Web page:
I'd call a little extra HF a gift from God--at least with my speakers. When I ripped out the polyswitches from my 1Bs, I did not install a resistor, just a jumper--and the top end could use just a bit more volume.

    With the polyswitch, the HF was noticeably lacking.
  • CH46ECH46E Posts: 493
    edited June 2
    Thanks for the info everyone. I think ( i have not jumped the other yet) but i have to agree with Schurkey, i could use a little of a brighter upper registry. My ears are not what they used to be. I can hardely hear anything over 15k to 15.5k hz. I used to be able to hear 21k hz. Not no more!

    What? Did someone say something? Im sorry what was that?
  • CH46ECH46E Posts: 493
    edited June 2
    I did not know i could adjust the sound on these by simply putting something in place of the tweeter fuse.

    Ive got some other high end wire i may try in there and see what it does.

    I have about a foot of 40% silver wire, some 6% silver wire and several diff types of Audioquest PSC solid copper line.

    Maybe ill make a few jumpers and see if makes a noticeably different sound. Just an experiment??????

    Ill probaby just end up with resistors in there anyways!
  • CH46ECH46E Posts: 493
    I have a feeling it's going to have more to do with resistance of the material used, versus the material itself?
  • delkaldelkal Posts: 216
    edited June 2
    I don't think you will be able to hear the difference with different types of a 2 inch piece of wire. But people can hear anything so who am I to argue.

    What you are hearing (and it should be obvious) is the results of reducing the resistance for the signal going to your speakers from your amp. Just about everyone prefers the sound of larger gauge cables. They claim it opens up the highs and makes their system sound airy. Not many people complain it makes their system sound too bright.

    Check out this resistance calculator. Look up the resistance of a 20 foot piece of 24 ga wire. Its about 0,5 an ohm. Then look it up with 8 ga and its 0.01. About a 1/2 an ohm lower.

    Would you throw out your expensive large gauge cables and rewire your system with 20 feet of 24 gauge cables? That is basically what you are doing if you add a 0.5 ohm resistor.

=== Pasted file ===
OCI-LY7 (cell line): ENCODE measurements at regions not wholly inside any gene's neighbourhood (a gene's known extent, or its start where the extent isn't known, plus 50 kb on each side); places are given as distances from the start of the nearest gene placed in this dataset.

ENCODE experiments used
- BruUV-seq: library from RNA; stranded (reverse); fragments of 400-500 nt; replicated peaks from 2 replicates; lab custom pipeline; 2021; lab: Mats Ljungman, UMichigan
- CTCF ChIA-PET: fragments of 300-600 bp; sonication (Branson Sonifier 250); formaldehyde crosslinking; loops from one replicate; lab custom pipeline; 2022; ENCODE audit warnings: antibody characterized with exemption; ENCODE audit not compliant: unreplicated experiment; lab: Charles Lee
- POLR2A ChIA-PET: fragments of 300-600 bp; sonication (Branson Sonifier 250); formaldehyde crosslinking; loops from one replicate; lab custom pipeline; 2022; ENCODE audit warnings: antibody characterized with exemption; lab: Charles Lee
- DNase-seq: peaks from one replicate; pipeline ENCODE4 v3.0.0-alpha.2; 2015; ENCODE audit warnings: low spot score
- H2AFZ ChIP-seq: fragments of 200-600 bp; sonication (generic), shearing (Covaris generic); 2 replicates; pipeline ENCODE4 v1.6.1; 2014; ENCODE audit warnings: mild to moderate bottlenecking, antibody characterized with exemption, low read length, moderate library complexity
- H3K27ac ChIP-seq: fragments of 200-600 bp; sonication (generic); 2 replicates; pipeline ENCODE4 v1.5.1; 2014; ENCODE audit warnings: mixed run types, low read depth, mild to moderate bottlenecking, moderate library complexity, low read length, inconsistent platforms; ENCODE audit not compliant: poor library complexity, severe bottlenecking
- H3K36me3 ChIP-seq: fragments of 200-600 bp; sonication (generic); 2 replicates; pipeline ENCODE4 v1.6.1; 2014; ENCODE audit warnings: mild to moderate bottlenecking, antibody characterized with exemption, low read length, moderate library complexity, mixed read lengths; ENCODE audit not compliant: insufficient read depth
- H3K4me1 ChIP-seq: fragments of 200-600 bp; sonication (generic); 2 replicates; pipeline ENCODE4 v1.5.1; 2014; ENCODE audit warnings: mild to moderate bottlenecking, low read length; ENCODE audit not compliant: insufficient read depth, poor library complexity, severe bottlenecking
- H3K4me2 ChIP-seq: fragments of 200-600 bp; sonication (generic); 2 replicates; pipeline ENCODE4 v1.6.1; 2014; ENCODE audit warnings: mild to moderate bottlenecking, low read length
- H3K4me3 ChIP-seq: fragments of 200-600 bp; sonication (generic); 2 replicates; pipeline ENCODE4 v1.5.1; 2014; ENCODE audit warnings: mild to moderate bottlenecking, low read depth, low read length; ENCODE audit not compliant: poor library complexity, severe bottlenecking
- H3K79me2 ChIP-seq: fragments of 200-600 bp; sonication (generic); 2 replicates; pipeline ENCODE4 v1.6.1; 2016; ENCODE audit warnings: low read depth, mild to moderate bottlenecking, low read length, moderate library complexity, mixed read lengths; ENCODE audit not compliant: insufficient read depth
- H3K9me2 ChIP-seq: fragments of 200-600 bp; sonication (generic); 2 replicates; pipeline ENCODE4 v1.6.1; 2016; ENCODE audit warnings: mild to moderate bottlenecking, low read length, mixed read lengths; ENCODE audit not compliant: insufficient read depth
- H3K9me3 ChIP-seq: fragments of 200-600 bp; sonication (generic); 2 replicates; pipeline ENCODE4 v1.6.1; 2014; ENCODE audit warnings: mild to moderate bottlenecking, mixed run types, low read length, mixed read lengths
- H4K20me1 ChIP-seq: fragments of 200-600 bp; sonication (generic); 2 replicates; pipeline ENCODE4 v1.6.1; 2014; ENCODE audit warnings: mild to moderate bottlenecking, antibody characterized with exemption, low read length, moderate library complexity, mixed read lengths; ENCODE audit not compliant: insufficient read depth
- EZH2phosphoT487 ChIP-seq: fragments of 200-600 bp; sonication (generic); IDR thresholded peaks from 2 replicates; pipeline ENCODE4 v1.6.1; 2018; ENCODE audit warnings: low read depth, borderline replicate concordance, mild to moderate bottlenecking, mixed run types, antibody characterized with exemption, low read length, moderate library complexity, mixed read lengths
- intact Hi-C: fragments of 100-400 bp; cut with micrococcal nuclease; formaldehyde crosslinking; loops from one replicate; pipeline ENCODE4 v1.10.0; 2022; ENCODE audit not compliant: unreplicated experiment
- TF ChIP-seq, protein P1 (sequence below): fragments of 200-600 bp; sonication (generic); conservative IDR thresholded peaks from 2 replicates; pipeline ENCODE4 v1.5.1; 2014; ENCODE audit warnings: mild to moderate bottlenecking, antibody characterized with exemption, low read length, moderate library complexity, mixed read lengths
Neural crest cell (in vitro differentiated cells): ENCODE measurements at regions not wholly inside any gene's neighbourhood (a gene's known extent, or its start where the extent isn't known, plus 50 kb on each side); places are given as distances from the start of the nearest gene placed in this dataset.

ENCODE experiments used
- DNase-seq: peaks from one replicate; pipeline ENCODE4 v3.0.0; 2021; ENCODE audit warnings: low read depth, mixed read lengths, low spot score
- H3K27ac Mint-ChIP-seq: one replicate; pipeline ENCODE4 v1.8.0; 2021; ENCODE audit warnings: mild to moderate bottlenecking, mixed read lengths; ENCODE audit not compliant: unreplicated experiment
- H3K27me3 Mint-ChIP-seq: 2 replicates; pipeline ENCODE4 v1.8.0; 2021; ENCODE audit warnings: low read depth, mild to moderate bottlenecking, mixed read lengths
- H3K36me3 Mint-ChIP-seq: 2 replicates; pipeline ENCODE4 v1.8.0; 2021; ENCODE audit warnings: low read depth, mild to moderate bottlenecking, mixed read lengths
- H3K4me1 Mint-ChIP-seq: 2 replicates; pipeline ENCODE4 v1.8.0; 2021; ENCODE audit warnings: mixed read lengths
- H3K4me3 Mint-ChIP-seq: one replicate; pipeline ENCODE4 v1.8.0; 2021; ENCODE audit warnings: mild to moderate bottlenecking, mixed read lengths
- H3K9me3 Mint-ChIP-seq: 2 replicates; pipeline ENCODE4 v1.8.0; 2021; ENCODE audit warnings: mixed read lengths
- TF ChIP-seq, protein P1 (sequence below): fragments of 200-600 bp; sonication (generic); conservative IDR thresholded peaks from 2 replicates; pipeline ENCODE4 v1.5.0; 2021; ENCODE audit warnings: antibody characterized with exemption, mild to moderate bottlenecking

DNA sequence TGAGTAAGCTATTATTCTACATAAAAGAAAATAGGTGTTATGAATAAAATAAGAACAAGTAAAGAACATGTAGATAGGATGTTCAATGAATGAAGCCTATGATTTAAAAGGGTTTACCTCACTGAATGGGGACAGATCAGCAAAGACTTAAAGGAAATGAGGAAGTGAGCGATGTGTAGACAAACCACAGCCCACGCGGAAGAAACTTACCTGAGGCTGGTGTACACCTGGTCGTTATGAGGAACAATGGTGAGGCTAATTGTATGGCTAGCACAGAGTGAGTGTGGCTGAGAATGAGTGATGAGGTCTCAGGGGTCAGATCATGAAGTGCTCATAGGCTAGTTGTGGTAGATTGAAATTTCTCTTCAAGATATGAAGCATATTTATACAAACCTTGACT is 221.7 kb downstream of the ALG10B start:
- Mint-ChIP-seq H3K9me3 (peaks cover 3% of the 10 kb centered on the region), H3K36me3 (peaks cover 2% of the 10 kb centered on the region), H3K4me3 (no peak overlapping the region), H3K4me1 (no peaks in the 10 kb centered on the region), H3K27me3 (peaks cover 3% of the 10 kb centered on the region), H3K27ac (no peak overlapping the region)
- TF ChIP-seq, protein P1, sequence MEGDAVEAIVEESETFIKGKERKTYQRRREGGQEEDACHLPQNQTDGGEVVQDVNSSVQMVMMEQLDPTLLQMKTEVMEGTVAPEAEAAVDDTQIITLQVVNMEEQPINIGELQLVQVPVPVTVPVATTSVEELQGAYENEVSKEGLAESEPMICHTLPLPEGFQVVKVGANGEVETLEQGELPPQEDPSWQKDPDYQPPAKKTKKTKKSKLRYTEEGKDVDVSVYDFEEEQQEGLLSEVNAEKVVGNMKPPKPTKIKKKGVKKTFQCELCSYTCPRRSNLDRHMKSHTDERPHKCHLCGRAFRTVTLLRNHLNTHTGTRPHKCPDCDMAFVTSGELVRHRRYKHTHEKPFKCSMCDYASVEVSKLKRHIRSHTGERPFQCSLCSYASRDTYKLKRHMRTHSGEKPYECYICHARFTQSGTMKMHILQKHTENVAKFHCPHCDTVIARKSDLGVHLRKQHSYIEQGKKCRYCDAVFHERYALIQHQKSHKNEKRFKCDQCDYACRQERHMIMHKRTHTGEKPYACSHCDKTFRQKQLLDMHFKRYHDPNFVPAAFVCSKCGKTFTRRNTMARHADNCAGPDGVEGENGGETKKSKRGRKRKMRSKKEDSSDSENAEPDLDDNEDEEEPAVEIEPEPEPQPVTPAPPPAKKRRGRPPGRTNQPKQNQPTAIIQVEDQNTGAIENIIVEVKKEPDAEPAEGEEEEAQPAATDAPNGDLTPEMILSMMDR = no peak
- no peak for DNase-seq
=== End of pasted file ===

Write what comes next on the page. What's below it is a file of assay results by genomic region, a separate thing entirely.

https://cirris.com/learning-center/calculators/133-wire-resistance-calculator-table
  • CH46ECH46E Posts: 493
    edited June 2
    I unfortunately had to run about 300 feet of quad 16 awg wire for my HT. So i dont even get to use my AudioQuest Bedrock and CV8 cables. Equipment is in a wall cut out i did on the other side of the wall. For the mains i have 4 strands of 16 awg for each terminal. 4 positive and 4 neg. Best i can do for now. Each run is about 50 ft.

    I have been thinking about going back to a system with the equipment in a rack next to the tv so i can use my cables. Plus id be able to give my wife back part of her closet.

    The problem then would be that my dedicated 10 awg power feed on its own circuit breaker would not reach and id have to splice in extra footage and then have to deal with the exterior brick wall that is almost unreachable in the attic due to the slope of the roof.


    Awww, the struggles of a audiophile....
  • F1nutF1nut Posts: 39,620
    edited June 3
    The main benefit of using larger gauge speaker cable is better bass, not treble. However, larger gauge speaker cable isn't all of the equation, far from it.

    By removing the fuse and not compensating for the original resistance of the circuit you are in fact changing the balance of the speaker by making it brighter because that circuit is for the tweeter alone. Now, maybe you think that's a good thing, but I sure as hell don't.
    Political Correctness'.........defined

    "A doctrine fostered by a delusional, illogical minority and rabidly promoted by an unscrupulous mainstream media, which holds forth the proposition that it is entirely possible to pick up a t-u-r-d by the clean end."


  • SchurkeySchurkey Posts: 1,757
    F1nut wrote: »
    By removing the fuse and not compensating for the original resistance of the circuit you are in fact changing the balance of the speaker by making it brighter because that circuit is for the tweeter alone. Now, maybe you think that's a good thing, but I sure as hell don't.
    Kinda depends on whether you think the speaker was properly balanced to begin with.

    My 1Bs were lacking in treble from Day One.

    They're still lacking in treble, but not as much.
  • F1nutF1nut Posts: 39,620
    Schurkey wrote: »
    F1nut wrote: »
    By removing the fuse and not compensating for the original resistance of the circuit you are in fact changing the balance of the speaker by making it brighter because that circuit is for the tweeter alone. Now, maybe you think that's a good thing, but I sure as hell don't.
    Kinda depends on whether you think the speaker was properly balanced to begin with.

    My 1Bs were lacking in treble from Day One.

    They're still lacking in treble, but not as much.

    I'd have to say it's more a case of how you hear or perhaps you suffer hearing loss. I can't think of one SDA model that lacks treble.
    Political Correctness'.........defined

    "A doctrine fostered by a delusional, illogical minority and rabidly promoted by an unscrupulous mainstream media, which holds forth the proposition that it is entirely possible to pick up a t-u-r-d by the clean end."